The Pakistani military claimed it killed 23 “militants” in the town of Mir Ali in the Taliban controlled tribal agency of North Waziristan, two days after a Deobandi suicide bomber attacked a checkpoint there. The Movement of the Taliban ((TTP, a banned outfit of Deobandi militants) in Pakistan and the Ansar al Aseer denied that their fighters were killed, and claimed the Pakistani military carried out a “massacre” of civilians in reprisal for the suicide attack.
The fighting began after a Deobandi suicide bomber killed five soldiers and wounded 34 more at a checkpoint in the Mir Ali area on Dec. 17. The Pakistani military said the soldiers were praying at a mosque when the suicide bomber rammed a truck packed with explosives into the checkpoint.
The Ansar al Aseer Khorasan, or Helpers of the Prisoners, a group that includes members from the Islamic Movement of Uzbekistan and the Taliban and was founded to free jihadists from Pakistani prisons, claimed credit for the attack in a statement emailed to The Long War Journal
“A Fidai [fedayeen] (also term by western media suicide bomber) struck his explosive laden truck with Khajoree check post of Pakistan army, killing almost every one there or injured, and vanishing the post completely, [sic]” the statement said.
Two days after the suicide attack, the Pakistani military claimed it killed “23 militants” after an army convoy was ambushed on Dec. 18 while evacuating casualties from the suicide attack. The military, in a statement released on its public affairs website, said it killed “10 more terrorists, reportedly most of them were Uzbek,” during a follow-up raid on an IED factory in the Mir Ali area on Dec. 19.
Ansar al Aseer denied that fighters were killed, and instead claimed that “the Army camp in Mir Ali started shelling the local innocent population of villages nearby,” while “fleet of Gunship helicopters” were “used to shell local villagers, resulting in heavy causalities of men, women and children.” Ansar al Aseer also claimed that Pakistani soldiers executed a group of truck drivers in the village of Eppi in the Mir Ali area.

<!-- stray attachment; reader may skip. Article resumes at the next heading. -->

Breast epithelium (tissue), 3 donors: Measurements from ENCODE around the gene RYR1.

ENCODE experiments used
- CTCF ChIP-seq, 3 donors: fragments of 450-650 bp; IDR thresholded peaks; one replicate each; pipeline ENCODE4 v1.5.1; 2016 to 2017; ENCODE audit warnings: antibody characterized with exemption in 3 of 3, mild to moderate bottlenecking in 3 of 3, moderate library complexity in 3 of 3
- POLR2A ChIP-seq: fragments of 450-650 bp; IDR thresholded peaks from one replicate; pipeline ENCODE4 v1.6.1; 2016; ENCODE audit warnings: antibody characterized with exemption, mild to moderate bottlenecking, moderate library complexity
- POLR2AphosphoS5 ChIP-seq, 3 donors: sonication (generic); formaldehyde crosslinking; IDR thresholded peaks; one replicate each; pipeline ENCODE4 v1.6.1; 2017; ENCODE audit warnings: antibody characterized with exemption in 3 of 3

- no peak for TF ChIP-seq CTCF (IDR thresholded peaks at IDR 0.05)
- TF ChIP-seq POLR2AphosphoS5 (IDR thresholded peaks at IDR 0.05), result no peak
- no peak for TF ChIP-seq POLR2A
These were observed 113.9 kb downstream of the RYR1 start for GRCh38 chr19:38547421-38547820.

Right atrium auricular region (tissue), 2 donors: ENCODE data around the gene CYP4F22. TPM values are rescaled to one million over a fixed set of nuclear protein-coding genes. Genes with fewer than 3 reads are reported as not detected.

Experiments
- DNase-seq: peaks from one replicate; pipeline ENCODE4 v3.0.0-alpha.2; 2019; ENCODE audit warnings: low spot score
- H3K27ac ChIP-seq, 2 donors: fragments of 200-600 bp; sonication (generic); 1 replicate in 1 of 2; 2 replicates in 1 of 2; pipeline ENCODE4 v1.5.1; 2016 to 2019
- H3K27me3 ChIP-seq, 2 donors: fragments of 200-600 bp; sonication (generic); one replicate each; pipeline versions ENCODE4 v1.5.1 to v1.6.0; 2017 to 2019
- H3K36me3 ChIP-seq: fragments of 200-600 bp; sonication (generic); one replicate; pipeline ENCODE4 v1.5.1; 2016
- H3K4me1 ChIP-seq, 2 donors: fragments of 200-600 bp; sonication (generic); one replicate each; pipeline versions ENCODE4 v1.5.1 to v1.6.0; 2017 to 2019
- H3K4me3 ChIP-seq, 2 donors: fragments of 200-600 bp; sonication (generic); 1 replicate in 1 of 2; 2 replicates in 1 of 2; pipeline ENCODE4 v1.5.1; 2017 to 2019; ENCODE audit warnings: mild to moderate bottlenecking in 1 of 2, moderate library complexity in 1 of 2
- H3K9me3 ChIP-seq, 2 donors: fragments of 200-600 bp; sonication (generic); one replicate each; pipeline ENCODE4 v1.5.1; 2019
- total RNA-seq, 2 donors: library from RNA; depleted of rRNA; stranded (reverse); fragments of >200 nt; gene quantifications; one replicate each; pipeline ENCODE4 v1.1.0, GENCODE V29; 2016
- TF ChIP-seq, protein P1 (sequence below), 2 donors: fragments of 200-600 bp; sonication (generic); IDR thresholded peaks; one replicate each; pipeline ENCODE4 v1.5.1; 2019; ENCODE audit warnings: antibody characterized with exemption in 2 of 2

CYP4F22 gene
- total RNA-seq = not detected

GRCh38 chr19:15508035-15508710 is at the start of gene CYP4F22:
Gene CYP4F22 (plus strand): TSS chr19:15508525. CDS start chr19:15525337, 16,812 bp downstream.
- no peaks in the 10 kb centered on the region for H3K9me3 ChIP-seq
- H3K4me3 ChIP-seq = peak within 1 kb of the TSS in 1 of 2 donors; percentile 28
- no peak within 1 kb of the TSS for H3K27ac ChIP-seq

The Movement of the Taliban in Pakistan also sent photos to The Long War Journal purporting to show destruction of the bazaar and other areas in Mir Ali and nearby villages. The claims made by Ansar al Aseer and the validity of the Movement of the Taliban in Pakistan’s photographs cannot be confirmed. Residents in the area have also claimed that the Pakistani military killed civilians, according to Pakistani press reports.
It may be recalled that Deobandi terrorists (TTP, ASWJ, LeJ etc) have killed thousands of Pakistanis of diverse faiths (Sunni, Shia, Ahmadi, Christian etc) in the last few years in Pakistan.
According to Taliban source, the Pakistani military has indiscriminately used force during military operations in the past, and has summarily executed individuals suspected of belonging to the Taliban. Civilians in Swat and Bajaur accused the military of conducting scorched earth tactics during operations, while soldiers in Swat were caught on video killing suspected Taliban fighters.
This week’s clashes in North Waziristan occurred less than one week after another jihadist group that operates in North Waziristan, the Ansarul Mujahideen, killed four Pakistani soldiers in an IED attack in the village Spinwam.
For years, the Pakistani military has promised the West that it would launch an offensive in North Waziristan to clear the tribal agency of the Taliban and al Qaeda, however it has failed to do so. Groups such as the Haqqani Network and Hafiz Gul Bahadar’s Taliban faction, operate in North Waziristan, and are considered “good Taliban” by Pakistan’s military and intelligence establishment as they do not openly support jihad against the state. But the Haqqanis and Bahadar fight in Afghanistan, and shelter and support al Qaeda, the Movement of the Taliban in Pakistan, and a host of terror groups that attack the Pakistani state and promote international jihad.
Source: Adapted with minor changes from http://www.longwarjournal.org/archives/2013/12/pakistani_military_t_3.php?utm_source=feedburner&utm_medium=email&utm_campaign=Feed%3A+LongWarJournalSiteWide+%28The+Long+War+Journal+%28Site-Wide%29%29#ixzz2oF0jZo8T